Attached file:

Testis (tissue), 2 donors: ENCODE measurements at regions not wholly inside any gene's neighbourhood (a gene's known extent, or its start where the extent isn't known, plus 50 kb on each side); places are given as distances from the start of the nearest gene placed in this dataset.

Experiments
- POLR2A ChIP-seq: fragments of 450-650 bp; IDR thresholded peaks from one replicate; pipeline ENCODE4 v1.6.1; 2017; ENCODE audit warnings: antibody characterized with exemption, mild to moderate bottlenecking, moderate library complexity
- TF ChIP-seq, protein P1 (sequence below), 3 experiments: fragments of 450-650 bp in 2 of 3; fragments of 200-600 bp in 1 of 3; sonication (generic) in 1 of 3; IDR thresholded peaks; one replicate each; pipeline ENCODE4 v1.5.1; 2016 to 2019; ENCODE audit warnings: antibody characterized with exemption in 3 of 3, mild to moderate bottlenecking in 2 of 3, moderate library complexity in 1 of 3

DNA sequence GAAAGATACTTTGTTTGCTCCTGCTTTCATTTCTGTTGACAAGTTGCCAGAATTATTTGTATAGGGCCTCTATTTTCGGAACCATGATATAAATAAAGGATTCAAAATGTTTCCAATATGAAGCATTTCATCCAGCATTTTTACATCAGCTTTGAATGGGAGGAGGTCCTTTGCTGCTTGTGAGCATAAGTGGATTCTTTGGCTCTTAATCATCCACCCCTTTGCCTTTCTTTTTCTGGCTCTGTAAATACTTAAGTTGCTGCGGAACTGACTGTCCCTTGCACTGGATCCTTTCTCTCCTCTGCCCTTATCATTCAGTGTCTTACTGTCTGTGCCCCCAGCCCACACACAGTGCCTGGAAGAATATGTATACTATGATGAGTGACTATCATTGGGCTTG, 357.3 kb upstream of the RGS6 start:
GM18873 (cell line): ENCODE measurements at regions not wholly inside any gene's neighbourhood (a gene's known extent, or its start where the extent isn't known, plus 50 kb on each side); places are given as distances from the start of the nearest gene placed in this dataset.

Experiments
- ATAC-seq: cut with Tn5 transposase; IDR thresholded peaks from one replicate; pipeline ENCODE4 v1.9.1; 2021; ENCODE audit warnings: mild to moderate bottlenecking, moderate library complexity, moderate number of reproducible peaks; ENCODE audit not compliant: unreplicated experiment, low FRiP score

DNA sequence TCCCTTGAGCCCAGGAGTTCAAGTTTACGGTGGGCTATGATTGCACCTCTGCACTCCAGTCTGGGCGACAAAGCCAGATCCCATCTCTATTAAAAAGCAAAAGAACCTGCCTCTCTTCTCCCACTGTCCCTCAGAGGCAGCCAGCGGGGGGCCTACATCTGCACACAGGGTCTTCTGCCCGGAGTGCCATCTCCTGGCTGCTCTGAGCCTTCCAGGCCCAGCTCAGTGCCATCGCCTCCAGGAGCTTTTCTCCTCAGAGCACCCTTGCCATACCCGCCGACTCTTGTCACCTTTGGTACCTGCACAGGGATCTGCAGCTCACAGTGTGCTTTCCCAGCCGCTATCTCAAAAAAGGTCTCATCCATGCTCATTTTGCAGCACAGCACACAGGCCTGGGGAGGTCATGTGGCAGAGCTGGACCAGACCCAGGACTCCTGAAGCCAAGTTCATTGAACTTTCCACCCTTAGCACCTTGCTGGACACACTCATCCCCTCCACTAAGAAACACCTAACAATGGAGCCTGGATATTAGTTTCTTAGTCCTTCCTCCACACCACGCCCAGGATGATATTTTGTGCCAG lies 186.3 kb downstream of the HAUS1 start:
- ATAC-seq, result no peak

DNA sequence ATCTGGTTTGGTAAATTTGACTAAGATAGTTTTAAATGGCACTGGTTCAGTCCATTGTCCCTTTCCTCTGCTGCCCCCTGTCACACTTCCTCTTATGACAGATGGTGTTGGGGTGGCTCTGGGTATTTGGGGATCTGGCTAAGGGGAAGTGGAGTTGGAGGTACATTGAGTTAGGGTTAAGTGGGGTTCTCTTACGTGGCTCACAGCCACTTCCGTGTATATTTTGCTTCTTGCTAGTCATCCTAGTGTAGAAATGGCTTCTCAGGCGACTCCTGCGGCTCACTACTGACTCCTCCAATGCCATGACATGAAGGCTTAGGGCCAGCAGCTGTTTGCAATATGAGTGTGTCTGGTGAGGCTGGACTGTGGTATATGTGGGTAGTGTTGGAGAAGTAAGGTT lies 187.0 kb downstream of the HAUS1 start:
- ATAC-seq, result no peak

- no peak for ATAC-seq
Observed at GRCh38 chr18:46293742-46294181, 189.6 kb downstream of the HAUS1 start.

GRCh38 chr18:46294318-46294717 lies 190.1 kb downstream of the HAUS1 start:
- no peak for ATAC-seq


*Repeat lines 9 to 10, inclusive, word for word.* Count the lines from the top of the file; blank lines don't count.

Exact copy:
DNA sequence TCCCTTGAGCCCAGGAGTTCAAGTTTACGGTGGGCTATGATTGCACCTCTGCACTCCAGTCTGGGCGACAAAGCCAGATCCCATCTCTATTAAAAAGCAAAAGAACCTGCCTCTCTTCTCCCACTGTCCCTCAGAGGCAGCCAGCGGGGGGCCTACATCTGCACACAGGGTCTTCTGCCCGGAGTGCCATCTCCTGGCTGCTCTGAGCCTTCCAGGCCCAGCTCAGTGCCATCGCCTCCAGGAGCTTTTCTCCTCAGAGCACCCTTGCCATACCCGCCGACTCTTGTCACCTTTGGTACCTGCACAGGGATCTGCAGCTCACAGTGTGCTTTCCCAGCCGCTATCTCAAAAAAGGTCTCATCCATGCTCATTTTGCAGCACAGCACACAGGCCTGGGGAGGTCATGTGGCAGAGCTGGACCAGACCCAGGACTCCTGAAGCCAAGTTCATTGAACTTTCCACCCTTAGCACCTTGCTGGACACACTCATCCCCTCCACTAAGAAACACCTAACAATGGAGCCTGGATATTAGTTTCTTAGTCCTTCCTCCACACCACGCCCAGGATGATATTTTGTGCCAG lies 186.3 kb downstream of the HAUS1 start:
- ATAC-seq, result no peak